The purpose and goals of freenode are simple, but often misunderstood.  Freenode is a privately operated special purpose irc network, aimed at improving communication between developers, and users, and others interested in free and open source software.  These people and their ability to communicate efficiently are our primary concern and focus.  The “free” in freenode in intended to indicate this goal, and our commitment to providing a collaboration platform for those with an interest in free and open source software, rather than “freedom of speech or expression”.

As a private network, we do reserve the right to limit the sort of content allowed on freenode.  Some of things considered on and offtopic are outlined here.

Hopefully this clears up a little about what the “free” in freenode actually stands for (and what we do, as well). is an open source event aggregation site created by the Peer Directed Projects Center, the nonprofit organization the operates freenode.  Our goal with this new site is to make it easy to find open source events near you, that interest you.  Many of us have missed events that were right around the corner because we didn’t know about them until it was way too late.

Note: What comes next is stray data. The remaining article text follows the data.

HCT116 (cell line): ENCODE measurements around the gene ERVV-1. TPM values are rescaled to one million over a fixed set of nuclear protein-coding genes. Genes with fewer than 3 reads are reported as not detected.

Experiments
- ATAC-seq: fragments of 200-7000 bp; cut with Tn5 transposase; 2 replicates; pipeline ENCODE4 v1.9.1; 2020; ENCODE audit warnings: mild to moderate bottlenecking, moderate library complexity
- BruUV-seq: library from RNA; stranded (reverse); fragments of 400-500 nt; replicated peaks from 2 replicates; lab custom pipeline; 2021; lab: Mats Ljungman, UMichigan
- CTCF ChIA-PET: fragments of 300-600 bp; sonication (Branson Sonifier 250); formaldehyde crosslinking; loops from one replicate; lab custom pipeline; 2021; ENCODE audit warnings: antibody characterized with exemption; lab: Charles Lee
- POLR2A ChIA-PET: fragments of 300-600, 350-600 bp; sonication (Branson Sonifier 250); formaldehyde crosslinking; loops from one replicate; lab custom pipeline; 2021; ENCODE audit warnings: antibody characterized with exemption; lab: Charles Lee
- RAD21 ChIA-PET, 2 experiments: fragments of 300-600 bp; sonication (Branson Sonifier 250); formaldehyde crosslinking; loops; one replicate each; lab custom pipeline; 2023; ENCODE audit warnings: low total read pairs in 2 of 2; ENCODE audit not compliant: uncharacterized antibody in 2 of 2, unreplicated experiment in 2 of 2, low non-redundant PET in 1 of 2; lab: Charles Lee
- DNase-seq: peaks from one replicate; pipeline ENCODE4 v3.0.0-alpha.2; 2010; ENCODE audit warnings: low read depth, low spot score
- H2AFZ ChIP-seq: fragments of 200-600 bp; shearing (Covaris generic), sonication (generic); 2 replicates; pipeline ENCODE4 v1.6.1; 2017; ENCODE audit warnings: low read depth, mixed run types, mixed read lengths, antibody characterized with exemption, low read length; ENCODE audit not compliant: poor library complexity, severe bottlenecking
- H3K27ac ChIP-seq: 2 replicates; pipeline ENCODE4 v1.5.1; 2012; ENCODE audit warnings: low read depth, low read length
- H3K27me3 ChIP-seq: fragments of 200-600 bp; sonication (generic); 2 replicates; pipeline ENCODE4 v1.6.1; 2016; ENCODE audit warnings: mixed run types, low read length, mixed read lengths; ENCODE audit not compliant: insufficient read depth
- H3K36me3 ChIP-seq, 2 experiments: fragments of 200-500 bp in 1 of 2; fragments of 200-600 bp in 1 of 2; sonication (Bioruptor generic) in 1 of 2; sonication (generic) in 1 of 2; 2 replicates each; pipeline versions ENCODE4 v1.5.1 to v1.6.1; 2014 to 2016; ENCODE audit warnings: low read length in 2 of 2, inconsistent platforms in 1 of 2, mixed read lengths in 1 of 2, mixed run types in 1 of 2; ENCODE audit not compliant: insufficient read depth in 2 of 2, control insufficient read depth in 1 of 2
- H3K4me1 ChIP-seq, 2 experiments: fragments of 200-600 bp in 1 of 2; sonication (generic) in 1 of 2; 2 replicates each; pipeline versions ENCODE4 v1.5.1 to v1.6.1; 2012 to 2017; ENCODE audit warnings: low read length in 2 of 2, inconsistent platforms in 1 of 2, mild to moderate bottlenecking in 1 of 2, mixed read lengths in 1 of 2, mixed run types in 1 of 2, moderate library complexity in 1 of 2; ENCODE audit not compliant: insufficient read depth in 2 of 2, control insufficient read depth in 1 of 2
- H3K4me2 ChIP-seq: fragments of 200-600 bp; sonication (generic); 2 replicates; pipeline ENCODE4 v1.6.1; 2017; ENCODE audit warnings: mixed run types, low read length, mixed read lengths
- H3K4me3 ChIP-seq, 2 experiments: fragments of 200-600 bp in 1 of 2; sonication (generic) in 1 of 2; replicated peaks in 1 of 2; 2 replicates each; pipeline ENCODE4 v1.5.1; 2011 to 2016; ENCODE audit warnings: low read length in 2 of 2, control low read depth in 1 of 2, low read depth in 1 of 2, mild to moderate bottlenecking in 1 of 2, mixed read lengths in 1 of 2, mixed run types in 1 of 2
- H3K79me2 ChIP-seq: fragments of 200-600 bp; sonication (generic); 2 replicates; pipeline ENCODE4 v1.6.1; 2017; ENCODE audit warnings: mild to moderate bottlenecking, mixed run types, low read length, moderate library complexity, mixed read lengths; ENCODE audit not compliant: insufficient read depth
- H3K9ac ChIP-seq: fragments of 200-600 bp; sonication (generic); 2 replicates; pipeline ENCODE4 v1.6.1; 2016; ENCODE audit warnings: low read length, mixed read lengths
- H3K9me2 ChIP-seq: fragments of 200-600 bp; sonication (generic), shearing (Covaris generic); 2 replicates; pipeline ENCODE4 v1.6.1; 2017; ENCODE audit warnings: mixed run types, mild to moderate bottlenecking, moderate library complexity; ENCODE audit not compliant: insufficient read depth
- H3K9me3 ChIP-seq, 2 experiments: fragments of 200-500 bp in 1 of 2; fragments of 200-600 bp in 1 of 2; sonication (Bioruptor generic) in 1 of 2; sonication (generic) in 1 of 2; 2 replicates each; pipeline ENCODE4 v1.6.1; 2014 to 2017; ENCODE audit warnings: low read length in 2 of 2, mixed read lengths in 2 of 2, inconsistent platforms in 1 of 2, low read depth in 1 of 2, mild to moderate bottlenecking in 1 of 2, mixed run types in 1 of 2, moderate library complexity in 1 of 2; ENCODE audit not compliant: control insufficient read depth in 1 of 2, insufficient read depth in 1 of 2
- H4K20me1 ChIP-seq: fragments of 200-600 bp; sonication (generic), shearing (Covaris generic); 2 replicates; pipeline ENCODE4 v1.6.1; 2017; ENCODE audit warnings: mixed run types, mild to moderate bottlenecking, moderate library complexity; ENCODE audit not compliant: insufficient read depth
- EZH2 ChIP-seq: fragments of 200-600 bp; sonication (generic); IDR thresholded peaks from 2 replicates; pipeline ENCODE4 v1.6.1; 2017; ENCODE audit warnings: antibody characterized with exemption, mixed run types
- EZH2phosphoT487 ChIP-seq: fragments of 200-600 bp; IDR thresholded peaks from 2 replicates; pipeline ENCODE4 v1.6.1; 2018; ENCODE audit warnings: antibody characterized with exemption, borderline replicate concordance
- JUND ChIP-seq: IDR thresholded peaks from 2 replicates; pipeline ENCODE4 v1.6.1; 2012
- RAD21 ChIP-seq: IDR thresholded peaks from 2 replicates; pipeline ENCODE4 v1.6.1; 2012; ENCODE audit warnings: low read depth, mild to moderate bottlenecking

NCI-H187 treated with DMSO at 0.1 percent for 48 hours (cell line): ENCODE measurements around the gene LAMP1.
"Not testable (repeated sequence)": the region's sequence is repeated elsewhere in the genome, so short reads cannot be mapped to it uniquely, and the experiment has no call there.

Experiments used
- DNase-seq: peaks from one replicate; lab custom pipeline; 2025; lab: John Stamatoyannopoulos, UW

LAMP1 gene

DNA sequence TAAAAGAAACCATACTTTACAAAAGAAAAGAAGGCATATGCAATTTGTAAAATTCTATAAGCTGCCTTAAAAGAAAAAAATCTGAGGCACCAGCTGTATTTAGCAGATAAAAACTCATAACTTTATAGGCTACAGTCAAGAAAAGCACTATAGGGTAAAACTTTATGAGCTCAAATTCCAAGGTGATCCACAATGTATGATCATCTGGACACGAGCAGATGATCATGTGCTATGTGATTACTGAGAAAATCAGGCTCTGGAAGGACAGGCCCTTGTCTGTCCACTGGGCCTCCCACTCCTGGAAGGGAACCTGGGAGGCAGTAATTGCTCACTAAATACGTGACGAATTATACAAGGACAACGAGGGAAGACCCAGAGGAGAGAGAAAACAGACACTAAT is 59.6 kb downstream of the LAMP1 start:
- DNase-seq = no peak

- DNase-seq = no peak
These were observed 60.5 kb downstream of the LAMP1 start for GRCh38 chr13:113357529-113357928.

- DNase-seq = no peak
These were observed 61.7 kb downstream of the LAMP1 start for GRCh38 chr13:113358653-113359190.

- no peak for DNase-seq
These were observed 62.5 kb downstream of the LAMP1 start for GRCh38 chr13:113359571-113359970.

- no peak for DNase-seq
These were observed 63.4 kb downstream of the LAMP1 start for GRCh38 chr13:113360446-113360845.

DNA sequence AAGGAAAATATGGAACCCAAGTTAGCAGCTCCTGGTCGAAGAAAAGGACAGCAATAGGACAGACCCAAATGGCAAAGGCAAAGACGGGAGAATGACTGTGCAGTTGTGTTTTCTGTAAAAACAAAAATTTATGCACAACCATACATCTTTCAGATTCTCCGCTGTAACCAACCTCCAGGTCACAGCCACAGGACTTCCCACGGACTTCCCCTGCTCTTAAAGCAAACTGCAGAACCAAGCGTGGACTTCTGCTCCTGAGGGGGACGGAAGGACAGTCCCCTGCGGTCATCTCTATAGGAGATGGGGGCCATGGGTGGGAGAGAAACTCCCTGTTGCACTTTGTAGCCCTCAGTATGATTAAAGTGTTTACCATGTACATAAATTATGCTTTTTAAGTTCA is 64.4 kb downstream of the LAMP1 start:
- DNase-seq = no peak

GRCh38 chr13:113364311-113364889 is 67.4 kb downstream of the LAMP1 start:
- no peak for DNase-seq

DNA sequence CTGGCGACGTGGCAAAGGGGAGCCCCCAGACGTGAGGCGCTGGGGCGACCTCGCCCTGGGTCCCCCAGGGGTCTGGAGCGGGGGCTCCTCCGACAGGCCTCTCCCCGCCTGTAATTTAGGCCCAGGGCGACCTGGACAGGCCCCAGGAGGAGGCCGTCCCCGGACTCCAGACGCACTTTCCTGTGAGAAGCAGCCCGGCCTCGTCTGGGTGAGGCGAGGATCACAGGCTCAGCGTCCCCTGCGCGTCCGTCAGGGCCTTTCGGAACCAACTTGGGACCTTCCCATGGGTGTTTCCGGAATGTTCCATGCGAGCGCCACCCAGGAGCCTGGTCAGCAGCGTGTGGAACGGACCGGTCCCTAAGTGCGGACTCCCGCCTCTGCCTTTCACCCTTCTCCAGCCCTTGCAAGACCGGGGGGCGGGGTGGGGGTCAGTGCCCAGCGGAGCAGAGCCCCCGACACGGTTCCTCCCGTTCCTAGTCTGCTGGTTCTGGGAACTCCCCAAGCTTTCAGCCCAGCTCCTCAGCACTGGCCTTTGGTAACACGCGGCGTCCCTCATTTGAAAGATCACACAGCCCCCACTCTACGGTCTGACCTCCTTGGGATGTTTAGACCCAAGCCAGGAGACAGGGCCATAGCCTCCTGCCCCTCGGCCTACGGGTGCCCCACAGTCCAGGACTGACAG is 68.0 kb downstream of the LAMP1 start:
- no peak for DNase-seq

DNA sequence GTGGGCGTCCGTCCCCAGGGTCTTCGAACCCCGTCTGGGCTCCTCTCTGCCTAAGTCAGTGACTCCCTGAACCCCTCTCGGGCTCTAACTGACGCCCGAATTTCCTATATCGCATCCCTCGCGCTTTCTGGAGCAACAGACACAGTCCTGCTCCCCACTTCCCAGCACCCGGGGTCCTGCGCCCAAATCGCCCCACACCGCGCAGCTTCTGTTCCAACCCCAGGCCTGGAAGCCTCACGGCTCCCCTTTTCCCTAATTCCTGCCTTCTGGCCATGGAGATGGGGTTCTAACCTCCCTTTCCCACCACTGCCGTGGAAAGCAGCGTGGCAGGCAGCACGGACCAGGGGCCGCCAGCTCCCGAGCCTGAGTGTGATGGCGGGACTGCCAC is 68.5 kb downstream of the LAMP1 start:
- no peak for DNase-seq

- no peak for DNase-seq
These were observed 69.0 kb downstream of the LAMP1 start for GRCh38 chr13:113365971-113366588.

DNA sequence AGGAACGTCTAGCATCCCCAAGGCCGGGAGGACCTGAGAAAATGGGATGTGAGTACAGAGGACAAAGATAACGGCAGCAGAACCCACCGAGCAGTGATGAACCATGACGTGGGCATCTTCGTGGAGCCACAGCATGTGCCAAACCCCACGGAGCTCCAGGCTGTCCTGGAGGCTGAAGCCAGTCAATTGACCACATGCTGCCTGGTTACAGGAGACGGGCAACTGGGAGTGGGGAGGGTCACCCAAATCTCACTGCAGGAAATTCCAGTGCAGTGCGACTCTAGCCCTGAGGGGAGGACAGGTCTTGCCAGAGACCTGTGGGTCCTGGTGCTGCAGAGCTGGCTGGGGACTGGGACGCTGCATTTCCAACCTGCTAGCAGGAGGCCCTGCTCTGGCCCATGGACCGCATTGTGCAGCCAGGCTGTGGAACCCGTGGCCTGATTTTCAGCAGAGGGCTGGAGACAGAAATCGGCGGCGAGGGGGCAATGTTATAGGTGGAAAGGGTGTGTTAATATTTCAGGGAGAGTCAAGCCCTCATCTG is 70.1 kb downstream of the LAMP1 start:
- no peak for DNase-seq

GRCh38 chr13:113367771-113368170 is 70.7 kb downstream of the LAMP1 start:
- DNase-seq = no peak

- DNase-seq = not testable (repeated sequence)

As we grow this site we’ll be adding new and interesting ways to monitor open source events, so keep an eye on it.

New freenode webchat (and why to use it)

As of today we have disabled access to the freenode irc network via mibbit.  While there are numerous reasons for this, it ultimately comes down to the ability to prevent abuse via this client.  We allow connections from many types of web gateways, and such connections require a certain amount of trust and communication between the server operators and the gateway operators.  While we have tried to maintain a good working relationship with anyone who wishes to provide access to freenode and are lucky that most of our users and projects are very friendly and communicative, we have found it difficult to maintain open communications with mibbit.  This has resulted in a large amount of staff time being spent on managing abuse coming from mibbit, disrupting service for other mibbit users and reducing the quality of the network.  Sadly, we feel that this is ultimately not beneficial to mibbit users or the network as a whole.

We apologize to those who used mibbit for the inconvenience this has caused, and for the need to find a new client or method to connect to freenode.

In response to this, we have implemented our own web gateway at  The webchat runs qwebirc package which was developed for and extensively used by quakenet. We’d like to extend our thanks to Chris “slug” Porter and the rest of the team for making it available.

Some of the features of qwebirc can be found here.

Our new webchat facility also makes it easy to add to your own site.  To do this, just click on the menu icon on the top left corner where you will find an “add webchat to your site” option.  You will be taken through an easy wizard to get this going and get the webchat on your very own site!

freenode Network Services Cleanup and Changes.